Walking on two legs, or bipedalism, immediately sets us apart form other apes. It frees our arms for using tools and weapons and is a key part of our evolutionary success. Scientists have put forward a few theories to explain how our upright gait evolved, but the 'savannah theory' is by far the most prolific.
It's nicely illustrated by this misleading image that has become a mainstay of popular culture. It suggests that our ancestors went from four legs to two via the four-legged knuckle-walking gait of gorillas and chimps. Dwindling forests eventually pushed them from knuckle-walking to a full upright posture. This stance is more efficient over long distances and allowed our ancestors to travel across open savannahs.
But this theory fails in the light of new fossils which push back the first appearance of bipedalism to a time before the forests thinned, and even before our ancestors split from those of chimpanzees. Very early hominins, including Lucy (Australopithecus afarensis) and Millennium Man (Orrorin) certainly ambled along on two legs, but they did so through woodland not plains.
Our arms provide a further clue. Even though our ancestors' back legs quickly picked up adaptations for bipedalism, they steadfastly kept long, grasping arms, an adaptation more suited to moving through branches. To Susannah Thorpe at the University of Birmingham, these are signs that bipedalism evolved while our ancestors were still living in trees. And she has found new support for this theory by studying Sumatra's orang-utans, who occasionally take to two legs to negotiate tricky canopies.
Thorpe spent a year in the Sumatran jungle, studying the orang-utan - the only great ape to spend the majority of its life in the trees. She carefully documented over 3,000 sightings of wild orang-utans moving through the treetops. On large sturdy branches, they walk on all fours (below right), and on medium-sized ones, they start to use their arms to support their weight.
But on the thinnest and most unstable branches, the apes use a posture that Thorpe calls 'assisted bipedalism' (below left). They grip multiple branches with their long, prehensile toes and use their arms to balance and transfer their weight. And unlike chimps which bend their knees while standing up, bipedal orang-utans keep their legs straight, just like humans do.
It's a win-win posture - the hands provide extra safety, while the two-legged stance frees at least one hand to grab food or extra support. With it, the apes can venture onto the furthest and thinnest branches, which provides them with several advantages.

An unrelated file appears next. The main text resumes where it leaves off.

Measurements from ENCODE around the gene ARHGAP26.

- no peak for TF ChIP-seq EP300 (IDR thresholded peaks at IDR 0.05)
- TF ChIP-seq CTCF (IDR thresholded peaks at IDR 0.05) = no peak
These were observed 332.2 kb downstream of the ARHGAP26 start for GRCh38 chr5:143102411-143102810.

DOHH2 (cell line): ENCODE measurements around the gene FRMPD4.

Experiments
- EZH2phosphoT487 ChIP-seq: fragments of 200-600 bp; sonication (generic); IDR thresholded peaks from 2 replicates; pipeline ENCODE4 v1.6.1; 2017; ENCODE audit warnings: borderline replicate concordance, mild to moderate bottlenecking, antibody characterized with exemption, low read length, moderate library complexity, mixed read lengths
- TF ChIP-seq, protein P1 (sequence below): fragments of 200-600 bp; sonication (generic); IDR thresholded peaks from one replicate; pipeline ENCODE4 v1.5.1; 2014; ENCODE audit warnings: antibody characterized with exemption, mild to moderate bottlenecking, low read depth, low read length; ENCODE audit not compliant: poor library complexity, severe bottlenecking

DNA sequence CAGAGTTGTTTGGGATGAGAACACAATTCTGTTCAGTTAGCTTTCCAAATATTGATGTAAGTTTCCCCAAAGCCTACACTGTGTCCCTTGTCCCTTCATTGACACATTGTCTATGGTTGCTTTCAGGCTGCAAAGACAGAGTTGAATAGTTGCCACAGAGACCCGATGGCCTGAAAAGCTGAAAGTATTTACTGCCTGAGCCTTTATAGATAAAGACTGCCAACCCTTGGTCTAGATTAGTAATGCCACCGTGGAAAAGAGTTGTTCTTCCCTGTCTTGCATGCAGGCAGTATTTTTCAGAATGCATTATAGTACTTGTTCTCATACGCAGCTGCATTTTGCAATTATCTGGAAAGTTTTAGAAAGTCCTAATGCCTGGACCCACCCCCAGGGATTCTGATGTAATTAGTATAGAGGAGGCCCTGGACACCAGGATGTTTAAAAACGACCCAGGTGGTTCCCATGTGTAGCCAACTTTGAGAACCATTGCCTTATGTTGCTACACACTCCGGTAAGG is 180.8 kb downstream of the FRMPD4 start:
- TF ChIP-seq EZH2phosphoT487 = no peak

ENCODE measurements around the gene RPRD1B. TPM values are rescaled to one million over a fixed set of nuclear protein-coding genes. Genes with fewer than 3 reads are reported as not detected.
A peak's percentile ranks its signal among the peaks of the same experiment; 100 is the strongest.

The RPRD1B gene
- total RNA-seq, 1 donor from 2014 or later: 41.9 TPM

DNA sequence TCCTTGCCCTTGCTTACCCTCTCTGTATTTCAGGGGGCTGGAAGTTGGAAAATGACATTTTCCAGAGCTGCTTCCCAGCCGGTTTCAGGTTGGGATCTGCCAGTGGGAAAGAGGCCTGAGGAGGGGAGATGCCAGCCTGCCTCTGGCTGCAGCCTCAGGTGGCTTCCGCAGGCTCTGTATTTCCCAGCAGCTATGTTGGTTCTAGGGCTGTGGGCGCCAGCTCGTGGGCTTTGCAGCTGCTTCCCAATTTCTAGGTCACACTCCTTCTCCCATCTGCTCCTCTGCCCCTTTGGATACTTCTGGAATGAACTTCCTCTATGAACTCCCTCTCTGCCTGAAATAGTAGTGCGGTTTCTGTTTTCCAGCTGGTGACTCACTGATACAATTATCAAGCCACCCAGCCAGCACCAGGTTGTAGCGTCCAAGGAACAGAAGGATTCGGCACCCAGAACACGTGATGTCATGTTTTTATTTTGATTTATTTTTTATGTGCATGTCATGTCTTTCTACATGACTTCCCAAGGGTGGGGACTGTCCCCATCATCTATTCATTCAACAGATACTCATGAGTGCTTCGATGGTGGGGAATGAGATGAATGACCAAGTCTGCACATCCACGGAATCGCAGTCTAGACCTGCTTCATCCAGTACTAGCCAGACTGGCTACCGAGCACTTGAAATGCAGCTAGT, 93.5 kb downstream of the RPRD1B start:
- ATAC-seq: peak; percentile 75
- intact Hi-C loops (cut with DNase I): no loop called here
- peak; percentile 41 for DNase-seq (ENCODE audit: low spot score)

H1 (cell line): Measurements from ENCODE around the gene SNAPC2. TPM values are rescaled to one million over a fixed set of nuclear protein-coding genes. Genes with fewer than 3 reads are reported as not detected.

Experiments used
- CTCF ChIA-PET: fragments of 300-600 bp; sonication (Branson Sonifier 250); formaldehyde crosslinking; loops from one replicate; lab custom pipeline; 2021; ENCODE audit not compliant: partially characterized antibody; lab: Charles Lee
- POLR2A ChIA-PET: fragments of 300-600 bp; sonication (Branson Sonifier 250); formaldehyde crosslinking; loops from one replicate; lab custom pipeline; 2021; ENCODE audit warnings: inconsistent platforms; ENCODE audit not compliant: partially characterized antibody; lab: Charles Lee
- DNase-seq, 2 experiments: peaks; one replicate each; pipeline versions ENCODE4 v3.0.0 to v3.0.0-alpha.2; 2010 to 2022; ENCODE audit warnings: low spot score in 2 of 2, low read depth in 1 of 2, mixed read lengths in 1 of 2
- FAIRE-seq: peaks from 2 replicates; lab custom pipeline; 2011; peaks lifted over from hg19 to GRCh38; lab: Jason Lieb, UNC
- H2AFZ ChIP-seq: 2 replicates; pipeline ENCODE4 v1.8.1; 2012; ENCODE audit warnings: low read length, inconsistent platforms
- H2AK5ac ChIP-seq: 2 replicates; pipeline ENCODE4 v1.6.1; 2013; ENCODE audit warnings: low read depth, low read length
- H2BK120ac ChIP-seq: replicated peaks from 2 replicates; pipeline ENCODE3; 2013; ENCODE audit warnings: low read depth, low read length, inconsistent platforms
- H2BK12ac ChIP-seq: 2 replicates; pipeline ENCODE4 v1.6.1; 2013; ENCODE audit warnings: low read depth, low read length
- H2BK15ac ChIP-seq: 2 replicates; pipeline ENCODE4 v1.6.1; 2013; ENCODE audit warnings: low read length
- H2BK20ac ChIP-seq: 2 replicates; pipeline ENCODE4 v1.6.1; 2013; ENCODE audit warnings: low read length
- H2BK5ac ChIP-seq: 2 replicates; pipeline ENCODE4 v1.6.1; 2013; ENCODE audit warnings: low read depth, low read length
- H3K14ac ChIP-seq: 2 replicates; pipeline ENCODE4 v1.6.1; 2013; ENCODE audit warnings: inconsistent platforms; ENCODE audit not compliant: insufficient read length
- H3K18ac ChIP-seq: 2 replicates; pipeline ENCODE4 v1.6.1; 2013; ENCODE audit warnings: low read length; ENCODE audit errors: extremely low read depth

As Thorpe says, "Bipedalism is used to navigate the smallest branches where the tastiest fruits are, and also to reach further to help cross gaps between trees." That saves them energy because they don't have to circle around any gaps, and it saves their lives because they don't have to descend to the ground. "The Sumatran tiger is down there licking its lips", she said.
With these strong adaptive benefits, it becomes reasonable to suggest that bipedalism evolved among the branches. Based on this theory, Thorpe, along with Roger Holder and Robin Crompton from the University of Liverpool, have painted an intriguing new picture of ape evolution.
It begins in the same way as many others - with the rainforests of the Miocene epoch (24 to 5 million years ago) becoming increasingly patchy. For tree-dwelling apes, the gaps in the canopy started becoming too big to cross. But in Thorpe's view, these ancestral apes were already using a bipedal stance, and different groups took it in separate directions.
The ancestors of orang-utans remained in the increasingly fragmented canopy and became specialised and restricted there. The ancestors of chimps and those of gorillas specialised in climbing up and down trees to make use of food both in the canopy and on the ground. The postures used in vertical climbing are actually very similar to those used in four-legged knuckle-walking and this became their walk of choice on the ground.
The ancestors of humans abandoned the trees altogether. They used the bipedal stance that served them well on thin branches to exploit the potential of the stable land environment. Over time, they brought in further adaptations for efficient walking, culminating in the human walking style that we now neglect by sitting at a computer all day.
Thorpe's reconstruction fits her data, but isn't directly supported by it. Her study more generates an interesting hypothesis about the origins of human bipedalism than solves its mystery. Nonetheless, I like the idea; it's delightfully non-human-centric. It suggests that in the evolution of movement, we were conservatives who relied on a walk that had been around for millions of years. Chimps and gorillas with their fancy new knuckle-dragging gait were the true innovators.
Reference: Thorpe, Holder & Crompton. 2007. Origin of human bipedalism as an adaptation for locomotion on flexible branches. Science 316: 1328-1331.